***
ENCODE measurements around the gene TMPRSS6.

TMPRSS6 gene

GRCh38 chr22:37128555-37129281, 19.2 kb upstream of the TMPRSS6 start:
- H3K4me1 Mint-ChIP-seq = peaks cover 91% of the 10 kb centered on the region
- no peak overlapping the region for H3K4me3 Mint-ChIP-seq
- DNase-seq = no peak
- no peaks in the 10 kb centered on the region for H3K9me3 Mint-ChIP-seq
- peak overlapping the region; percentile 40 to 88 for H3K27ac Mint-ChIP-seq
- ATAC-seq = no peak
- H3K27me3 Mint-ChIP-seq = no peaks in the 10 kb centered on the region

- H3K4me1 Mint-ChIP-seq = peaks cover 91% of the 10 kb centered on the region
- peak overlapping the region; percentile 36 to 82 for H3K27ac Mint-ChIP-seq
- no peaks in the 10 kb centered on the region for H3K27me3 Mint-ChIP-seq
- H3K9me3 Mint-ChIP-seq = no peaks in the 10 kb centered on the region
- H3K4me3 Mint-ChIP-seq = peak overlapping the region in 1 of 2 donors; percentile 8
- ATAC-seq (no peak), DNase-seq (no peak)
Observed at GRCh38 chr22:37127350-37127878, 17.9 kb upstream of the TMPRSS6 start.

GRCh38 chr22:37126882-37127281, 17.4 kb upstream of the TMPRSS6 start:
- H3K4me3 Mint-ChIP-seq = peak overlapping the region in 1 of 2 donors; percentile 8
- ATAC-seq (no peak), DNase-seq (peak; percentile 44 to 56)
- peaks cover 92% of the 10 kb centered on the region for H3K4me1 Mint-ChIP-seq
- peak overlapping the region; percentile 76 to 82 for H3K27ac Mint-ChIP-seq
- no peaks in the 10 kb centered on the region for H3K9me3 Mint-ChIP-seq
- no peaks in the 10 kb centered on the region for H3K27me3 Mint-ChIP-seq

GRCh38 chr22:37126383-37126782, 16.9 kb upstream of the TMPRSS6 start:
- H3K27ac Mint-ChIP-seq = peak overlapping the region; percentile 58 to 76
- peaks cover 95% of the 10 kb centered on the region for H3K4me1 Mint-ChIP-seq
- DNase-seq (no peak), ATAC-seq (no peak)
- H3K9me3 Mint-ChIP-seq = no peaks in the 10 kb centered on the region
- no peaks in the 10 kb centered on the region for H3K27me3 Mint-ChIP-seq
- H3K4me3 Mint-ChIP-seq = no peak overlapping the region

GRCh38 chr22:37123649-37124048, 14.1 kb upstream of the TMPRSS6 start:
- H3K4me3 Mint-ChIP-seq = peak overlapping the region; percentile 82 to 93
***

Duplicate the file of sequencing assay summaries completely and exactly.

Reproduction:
ENCODE measurements around the gene TMPRSS6.

TMPRSS6 gene

GRCh38 chr22:37128555-37129281, 19.2 kb upstream of the TMPRSS6 start:
- H3K4me1 Mint-ChIP-seq = peaks cover 91% of the 10 kb centered on the region
- no peak overlapping the region for H3K4me3 Mint-ChIP-seq
- DNase-seq = no peak
- no peaks in the 10 kb centered on the region for H3K9me3 Mint-ChIP-seq
- peak overlapping the region; percentile 40 to 88 for H3K27ac Mint-ChIP-seq
- ATAC-seq = no peak
- H3K27me3 Mint-ChIP-seq = no peaks in the 10 kb centered on the region

- H3K4me1 Mint-ChIP-seq = peaks cover 91% of the 10 kb centered on the region
- peak overlapping the region; percentile 36 to 82 for H3K27ac Mint-ChIP-seq
- no peaks in the 10 kb centered on the region for H3K27me3 Mint-ChIP-seq
- H3K9me3 Mint-ChIP-seq = no peaks in the 10 kb centered on the region
- H3K4me3 Mint-ChIP-seq = peak overlapping the region in 1 of 2 donors; percentile 8
- ATAC-seq (no peak), DNase-seq (no peak)
Observed at GRCh38 chr22:37127350-37127878, 17.9 kb upstream of the TMPRSS6 start.

GRCh38 chr22:37126882-37127281, 17.4 kb upstream of the TMPRSS6 start:
- H3K4me3 Mint-ChIP-seq = peak overlapping the region in 1 of 2 donors; percentile 8
- ATAC-seq (no peak), DNase-seq (peak; percentile 44 to 56)
- peaks cover 92% of the 10 kb centered on the region for H3K4me1 Mint-ChIP-seq
- peak overlapping the region; percentile 76 to 82 for H3K27ac Mint-ChIP-seq
- no peaks in the 10 kb centered on the region for H3K9me3 Mint-ChIP-seq
- no peaks in the 10 kb centered on the region for H3K27me3 Mint-ChIP-seq

GRCh38 chr22:37126383-37126782, 16.9 kb upstream of the TMPRSS6 start:
- H3K27ac Mint-ChIP-seq = peak overlapping the region; percentile 58 to 76
- peaks cover 95% of the 10 kb centered on the region for H3K4me1 Mint-ChIP-seq
- DNase-seq (no peak), ATAC-seq (no peak)
- H3K9me3 Mint-ChIP-seq = no peaks in the 10 kb centered on the region
- no peaks in the 10 kb centered on the region for H3K27me3 Mint-ChIP-seq
- H3K4me3 Mint-ChIP-seq = no peak overlapping the region

GRCh38 chr22:37123649-37124048, 14.1 kb upstream of the TMPRSS6 start:
- H3K4me3 Mint-ChIP-seq = peak overlapping the region; percentile 82 to 93